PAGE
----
Sometimes we are so beat up, run-down or self depreciated that we don’t put our best effort forward. As I was discussing this with my friend, we came up with the term “Bad News Bears Syndrome”. Here is what happens:

You feel burned out or defeated after putting it all out there and not accomplishing what you thought you should have. Instead of analyzing what went wrong or learning from it, you emotionally decide not to do it again. You then stop putting it all on the line. Now you can tell yourself, “Well I didn’t put as much into it as I could have.” We accept our role in the world – just like the Bad News Bears. This becomes a habit. You may have some success and you feel like a genius or just lucky because “I didn’t do much” but you can still use your excuse if it falls short.

 

Have you accepted your place? Are you ready to break out?

 

 

BUSINESS QUESTIONS ANSWERED FREE!

 

The Silverdale Chamber of Commerce is now taking RSVPs for the Kitsap Business Forum. Our first forum is a panel of experts (facilitated by yours truly):

 

Kelle Kitchel-Cooper (Rockfish Group Marketing )

Dennis Bryan, CPA (Parker, Morris & Cena)

Jeff Reed (Farmer’s Insurance)

Lisa Jewett (Customer Service Specialist)

Wayne Sargent (Express Personell)

Dan Martin (SCORE)

Diane Russell (Attorney)

 

Bring your business and local economy questions for the panel to answer and debate!

 

RSVP at (360) 692-6800

mayan_calendar1

Fiscal Cliff . . .

By | Accounting, Finance, life style, Systems, Uncategorized | No Comments

mayan_calendar1“Be Prepared”

 

Boy Scout Motto 

 

If you are reading this, the world has not ended – yet. Our politicians battle about the impending fiscal cliff that will spin the entire US economy into a financial disaster worse than the Great Depression. At the same time, our National Debt continues to rise, random mass shootings seem to be  happening everywhere, unemployment is still high, and any other headline you see in the news may impact your life at any moment

 

How do you protect your business and family from all of these impending catastrophes?

 

I’ll call on Stephen Covey to start. It boils down to circles of influence. Most of us have little influence on the debate in Washington. We vote, write our congressman, stay abreast of what is happening, and let our voices be heard in various other ways. Beyond that, we have little influence.

 

What we can do is prepare our selves, businesses, and families for the most probable of situations?

  • Reduce or Eliminate Debt. You don’t need to fear what the banks or lenders will do when they are in need of cash. Any of them call “call the loan” at any time and expect all of the debt to be payed back. Without debt, all cash flow is completely in your control.
  • Cash reserves. Keep six months of cash put away in an account. I suggest two accounts: one for your business and one for your family. The amounts there do not need to be extravagant – just enough to keep either the business from folding if there is no revenue and enough to take care of the bare necessities of your family (food, shelter, heat). These accounts can also be used when an incredible investment opportunity presents itself.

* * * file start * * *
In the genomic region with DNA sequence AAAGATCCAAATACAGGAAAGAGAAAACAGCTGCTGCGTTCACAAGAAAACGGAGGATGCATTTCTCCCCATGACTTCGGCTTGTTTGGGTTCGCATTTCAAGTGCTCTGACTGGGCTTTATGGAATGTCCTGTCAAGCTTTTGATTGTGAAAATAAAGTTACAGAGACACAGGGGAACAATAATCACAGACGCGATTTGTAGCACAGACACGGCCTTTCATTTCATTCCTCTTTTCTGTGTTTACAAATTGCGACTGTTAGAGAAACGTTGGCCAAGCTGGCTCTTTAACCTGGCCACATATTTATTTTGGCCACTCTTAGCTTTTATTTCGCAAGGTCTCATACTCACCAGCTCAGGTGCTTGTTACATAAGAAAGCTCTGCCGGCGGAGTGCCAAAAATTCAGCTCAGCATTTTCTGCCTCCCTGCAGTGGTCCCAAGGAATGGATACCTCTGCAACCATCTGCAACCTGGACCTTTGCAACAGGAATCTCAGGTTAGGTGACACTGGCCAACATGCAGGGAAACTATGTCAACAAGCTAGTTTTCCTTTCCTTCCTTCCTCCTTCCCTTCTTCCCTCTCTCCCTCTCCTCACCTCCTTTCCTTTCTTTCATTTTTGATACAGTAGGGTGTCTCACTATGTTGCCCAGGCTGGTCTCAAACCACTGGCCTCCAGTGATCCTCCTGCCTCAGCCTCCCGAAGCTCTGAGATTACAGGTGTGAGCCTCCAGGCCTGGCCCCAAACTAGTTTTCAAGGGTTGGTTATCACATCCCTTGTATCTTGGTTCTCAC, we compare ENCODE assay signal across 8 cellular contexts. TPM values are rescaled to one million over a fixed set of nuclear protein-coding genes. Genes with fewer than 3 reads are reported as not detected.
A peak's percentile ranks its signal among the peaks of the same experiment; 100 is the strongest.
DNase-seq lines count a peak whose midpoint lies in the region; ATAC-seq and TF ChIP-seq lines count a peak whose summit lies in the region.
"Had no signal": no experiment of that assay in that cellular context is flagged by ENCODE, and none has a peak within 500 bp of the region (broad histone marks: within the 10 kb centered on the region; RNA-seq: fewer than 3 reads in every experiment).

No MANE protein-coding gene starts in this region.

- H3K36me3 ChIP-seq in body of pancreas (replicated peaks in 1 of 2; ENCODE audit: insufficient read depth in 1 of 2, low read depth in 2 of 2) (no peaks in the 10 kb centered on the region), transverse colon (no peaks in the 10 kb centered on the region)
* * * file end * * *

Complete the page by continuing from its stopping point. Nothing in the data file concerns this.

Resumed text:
• Educate Yourself. When the Zombie Apocalypse comes, have a basic knowledge of survival techniques: find shelter, build fires, find clean water and food. Not only will it protect you from the Zombie Apocalypse, but should you ever get stranded in a snow storm or caught in a natural disaster you will be ready.The same is true for your business. Knowledge and skill will help your business survive almost any catastrophe.
  • Have a Plan. This is something that they taught us in elementary school. If there is a fire, you should have an escape route, a back-up and a meeting place. The same is true for any other catastrophe that may occur. Know what you would do if . . .

 

When you are prepared, fear will not be the basis of your decision.

We Need You!

We are putting together Accountability Partnerships! This is a new accountability and educational format I have developed based on Napoleon Hill’s Master Mind.

Learn more at the Accountability Partners Website!

www.boommybusiness.com/accountability_partners.html

 

image

Sandy Hook Tragedy

By | Accountability, life style | No Comments
image

My Daughter With Her Kindergarten Teacher

 
"I am very mindful that words cannot match the depths of your sorrow. But whatever measure of comfort we can provide, we will provide…. Newtown, you are not alone."

President Barack Obama
speaking at the memorial service of the Sandy Hook Tragedy

I heard the news driving from one appointment to the next. “Children from the school have been moved to a firehouse nearby where parents are arriving to pick them up. Some of these parents will not bringing their child home.”

 

I teared up at that moment. I reflected as I drove down Hwy 3 on my own children, ages 6 and 9.

 

I hugged them a little more eagerly when I picked them up that day. It made my daughter’s gymnastics demonstration on Saturday that much sweeter.

 

While we all ask why and how and who is to blame, let’s not overlook the treasures we have – our own children. Hug them a little tighter, kiss them a little more often, tell them how important they are a little more often.